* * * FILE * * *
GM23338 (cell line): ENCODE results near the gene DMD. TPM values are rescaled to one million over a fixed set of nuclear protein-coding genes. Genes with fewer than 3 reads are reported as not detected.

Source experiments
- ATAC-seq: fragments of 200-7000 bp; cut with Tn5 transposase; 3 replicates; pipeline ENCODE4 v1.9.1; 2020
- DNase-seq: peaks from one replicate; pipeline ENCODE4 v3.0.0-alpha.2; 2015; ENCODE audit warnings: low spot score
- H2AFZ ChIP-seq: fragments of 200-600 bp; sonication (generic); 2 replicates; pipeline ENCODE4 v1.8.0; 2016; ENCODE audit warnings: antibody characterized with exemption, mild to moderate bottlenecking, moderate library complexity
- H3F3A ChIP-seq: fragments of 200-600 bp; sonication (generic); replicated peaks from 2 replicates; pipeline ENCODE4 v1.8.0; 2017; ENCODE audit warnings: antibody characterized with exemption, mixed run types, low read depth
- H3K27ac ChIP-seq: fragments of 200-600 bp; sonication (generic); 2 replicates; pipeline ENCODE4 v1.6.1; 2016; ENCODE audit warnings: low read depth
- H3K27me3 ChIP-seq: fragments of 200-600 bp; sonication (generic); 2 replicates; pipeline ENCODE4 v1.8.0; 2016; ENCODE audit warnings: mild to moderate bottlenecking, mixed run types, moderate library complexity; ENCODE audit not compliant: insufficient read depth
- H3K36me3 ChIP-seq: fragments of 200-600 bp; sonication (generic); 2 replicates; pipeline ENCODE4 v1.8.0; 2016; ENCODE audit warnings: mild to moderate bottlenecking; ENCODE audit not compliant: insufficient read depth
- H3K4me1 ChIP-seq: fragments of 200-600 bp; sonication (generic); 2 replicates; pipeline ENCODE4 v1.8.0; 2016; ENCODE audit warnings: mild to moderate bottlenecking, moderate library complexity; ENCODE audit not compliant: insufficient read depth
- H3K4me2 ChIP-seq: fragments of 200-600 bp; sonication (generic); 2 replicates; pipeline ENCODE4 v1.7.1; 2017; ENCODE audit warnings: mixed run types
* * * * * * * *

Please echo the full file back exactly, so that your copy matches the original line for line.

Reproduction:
GM23338 (cell line): ENCODE results near the gene DMD. TPM values are rescaled to one million over a fixed set of nuclear protein-coding genes. Genes with fewer than 3 reads are reported as not detected.

Source experiments
- ATAC-seq: fragments of 200-7000 bp; cut with Tn5 transposase; 3 replicates; pipeline ENCODE4 v1.9.1; 2020
- DNase-seq: peaks from one replicate; pipeline ENCODE4 v3.0.0-alpha.2; 2015; ENCODE audit warnings: low spot score
- H2AFZ ChIP-seq: fragments of 200-600 bp; sonication (generic); 2 replicates; pipeline ENCODE4 v1.8.0; 2016; ENCODE audit warnings: antibody characterized with exemption, mild to moderate bottlenecking, moderate library complexity
- H3F3A ChIP-seq: fragments of 200-600 bp; sonication (generic); replicated peaks from 2 replicates; pipeline ENCODE4 v1.8.0; 2017; ENCODE audit warnings: antibody characterized with exemption, mixed run types, low read depth
- H3K27ac ChIP-seq: fragments of 200-600 bp; sonication (generic); 2 replicates; pipeline ENCODE4 v1.6.1; 2016; ENCODE audit warnings: low read depth
- H3K27me3 ChIP-seq: fragments of 200-600 bp; sonication (generic); 2 replicates; pipeline ENCODE4 v1.8.0; 2016; ENCODE audit warnings: mild to moderate bottlenecking, mixed run types, moderate library complexity; ENCODE audit not compliant: insufficient read depth
- H3K36me3 ChIP-seq: fragments of 200-600 bp; sonication (generic); 2 replicates; pipeline ENCODE4 v1.8.0; 2016; ENCODE audit warnings: mild to moderate bottlenecking; ENCODE audit not compliant: insufficient read depth
- H3K4me1 ChIP-seq: fragments of 200-600 bp; sonication (generic); 2 replicates; pipeline ENCODE4 v1.8.0; 2016; ENCODE audit warnings: mild to moderate bottlenecking, moderate library complexity; ENCODE audit not compliant: insufficient read depth
- H3K4me2 ChIP-seq: fragments of 200-600 bp; sonication (generic); 2 replicates; pipeline ENCODE4 v1.7.1; 2017; ENCODE audit warnings: mixed run types